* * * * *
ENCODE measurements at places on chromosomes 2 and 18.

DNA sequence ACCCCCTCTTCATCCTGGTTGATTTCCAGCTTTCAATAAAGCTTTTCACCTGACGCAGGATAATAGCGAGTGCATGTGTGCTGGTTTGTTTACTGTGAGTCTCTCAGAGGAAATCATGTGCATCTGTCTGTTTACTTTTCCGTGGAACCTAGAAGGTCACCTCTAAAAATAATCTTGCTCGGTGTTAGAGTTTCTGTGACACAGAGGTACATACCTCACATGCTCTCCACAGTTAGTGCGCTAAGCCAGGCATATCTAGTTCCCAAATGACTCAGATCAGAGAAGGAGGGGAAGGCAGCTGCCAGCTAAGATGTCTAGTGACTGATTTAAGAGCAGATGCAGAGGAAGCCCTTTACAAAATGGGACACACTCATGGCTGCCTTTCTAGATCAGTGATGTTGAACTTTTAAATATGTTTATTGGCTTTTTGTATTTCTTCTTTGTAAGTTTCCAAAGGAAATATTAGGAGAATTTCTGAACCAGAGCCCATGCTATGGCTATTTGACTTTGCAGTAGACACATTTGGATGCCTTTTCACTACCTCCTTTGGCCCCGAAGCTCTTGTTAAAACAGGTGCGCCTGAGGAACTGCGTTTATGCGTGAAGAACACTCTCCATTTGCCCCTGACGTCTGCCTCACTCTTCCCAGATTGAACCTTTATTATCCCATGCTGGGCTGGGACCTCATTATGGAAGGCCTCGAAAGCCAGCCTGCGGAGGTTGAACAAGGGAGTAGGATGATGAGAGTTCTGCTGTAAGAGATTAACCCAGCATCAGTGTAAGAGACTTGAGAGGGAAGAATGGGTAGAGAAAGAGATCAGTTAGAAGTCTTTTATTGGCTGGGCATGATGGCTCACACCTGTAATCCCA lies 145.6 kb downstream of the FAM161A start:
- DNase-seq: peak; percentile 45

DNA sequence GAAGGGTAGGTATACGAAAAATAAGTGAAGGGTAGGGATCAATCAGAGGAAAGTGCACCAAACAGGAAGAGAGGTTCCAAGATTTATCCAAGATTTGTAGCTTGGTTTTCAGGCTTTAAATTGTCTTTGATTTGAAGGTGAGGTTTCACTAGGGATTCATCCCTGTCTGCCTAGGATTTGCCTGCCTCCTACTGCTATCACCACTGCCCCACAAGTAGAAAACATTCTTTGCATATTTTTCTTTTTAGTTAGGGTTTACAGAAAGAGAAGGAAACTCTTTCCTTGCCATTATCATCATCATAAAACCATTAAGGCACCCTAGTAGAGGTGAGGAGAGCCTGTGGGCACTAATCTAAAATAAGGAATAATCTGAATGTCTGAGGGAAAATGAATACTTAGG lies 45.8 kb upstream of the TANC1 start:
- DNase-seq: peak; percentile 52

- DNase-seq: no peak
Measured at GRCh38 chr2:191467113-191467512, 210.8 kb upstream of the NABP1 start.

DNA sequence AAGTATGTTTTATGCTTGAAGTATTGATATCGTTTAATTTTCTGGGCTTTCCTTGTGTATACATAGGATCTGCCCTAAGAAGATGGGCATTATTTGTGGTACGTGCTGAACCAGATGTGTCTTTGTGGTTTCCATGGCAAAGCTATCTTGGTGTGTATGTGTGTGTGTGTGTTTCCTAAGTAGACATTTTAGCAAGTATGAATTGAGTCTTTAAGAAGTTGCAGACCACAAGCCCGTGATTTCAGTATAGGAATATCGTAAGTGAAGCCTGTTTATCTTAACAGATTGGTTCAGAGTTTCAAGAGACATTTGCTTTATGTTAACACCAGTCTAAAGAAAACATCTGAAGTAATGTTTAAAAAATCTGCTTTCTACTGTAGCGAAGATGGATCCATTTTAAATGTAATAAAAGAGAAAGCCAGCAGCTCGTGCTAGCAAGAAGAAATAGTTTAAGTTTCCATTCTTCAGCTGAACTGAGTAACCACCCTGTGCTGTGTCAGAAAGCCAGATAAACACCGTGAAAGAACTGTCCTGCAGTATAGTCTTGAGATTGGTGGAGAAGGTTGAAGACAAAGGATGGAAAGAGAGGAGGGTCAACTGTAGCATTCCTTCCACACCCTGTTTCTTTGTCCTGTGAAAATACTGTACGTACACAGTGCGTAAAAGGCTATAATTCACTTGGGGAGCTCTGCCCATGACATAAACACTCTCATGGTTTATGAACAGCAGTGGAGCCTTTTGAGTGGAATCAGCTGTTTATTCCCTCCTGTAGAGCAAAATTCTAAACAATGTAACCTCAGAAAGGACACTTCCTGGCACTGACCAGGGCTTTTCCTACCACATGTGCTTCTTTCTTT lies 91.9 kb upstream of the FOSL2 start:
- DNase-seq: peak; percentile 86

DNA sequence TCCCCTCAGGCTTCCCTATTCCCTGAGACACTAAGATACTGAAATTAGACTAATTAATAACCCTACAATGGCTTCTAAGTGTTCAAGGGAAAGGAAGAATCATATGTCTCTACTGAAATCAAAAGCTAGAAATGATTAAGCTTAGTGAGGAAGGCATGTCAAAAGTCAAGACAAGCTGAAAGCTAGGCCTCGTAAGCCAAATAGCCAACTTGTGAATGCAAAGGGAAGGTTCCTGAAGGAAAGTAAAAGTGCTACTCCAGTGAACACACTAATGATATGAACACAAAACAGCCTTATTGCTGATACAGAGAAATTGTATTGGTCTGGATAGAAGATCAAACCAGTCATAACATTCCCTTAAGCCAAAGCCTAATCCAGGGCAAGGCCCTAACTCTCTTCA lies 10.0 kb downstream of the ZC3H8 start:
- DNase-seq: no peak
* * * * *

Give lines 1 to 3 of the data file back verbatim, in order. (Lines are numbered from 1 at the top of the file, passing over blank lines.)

ENCODE measurements at places on chromosomes 2 and 18.

DNA sequence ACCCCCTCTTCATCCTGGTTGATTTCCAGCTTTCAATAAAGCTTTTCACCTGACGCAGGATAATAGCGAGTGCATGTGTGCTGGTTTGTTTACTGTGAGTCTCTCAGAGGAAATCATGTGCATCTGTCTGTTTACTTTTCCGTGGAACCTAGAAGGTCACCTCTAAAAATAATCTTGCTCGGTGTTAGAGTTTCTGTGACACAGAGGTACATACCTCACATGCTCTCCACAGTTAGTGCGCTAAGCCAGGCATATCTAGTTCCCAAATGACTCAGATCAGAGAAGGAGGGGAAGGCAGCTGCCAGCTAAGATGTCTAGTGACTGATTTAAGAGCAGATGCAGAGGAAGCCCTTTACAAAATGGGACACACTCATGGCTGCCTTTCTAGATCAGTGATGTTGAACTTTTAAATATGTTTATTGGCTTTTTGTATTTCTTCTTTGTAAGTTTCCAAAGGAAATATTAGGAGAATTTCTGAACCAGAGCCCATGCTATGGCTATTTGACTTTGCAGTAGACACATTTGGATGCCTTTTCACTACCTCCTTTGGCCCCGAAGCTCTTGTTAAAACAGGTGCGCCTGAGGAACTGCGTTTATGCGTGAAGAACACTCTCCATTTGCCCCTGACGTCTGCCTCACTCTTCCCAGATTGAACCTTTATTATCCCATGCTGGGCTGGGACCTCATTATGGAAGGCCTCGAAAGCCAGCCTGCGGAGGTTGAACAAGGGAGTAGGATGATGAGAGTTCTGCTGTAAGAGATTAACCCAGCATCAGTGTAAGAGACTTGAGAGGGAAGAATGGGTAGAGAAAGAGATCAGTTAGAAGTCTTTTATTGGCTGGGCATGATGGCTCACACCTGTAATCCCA lies 145.6 kb downstream of the FAM161A start:
- DNase-seq: peak; percentile 45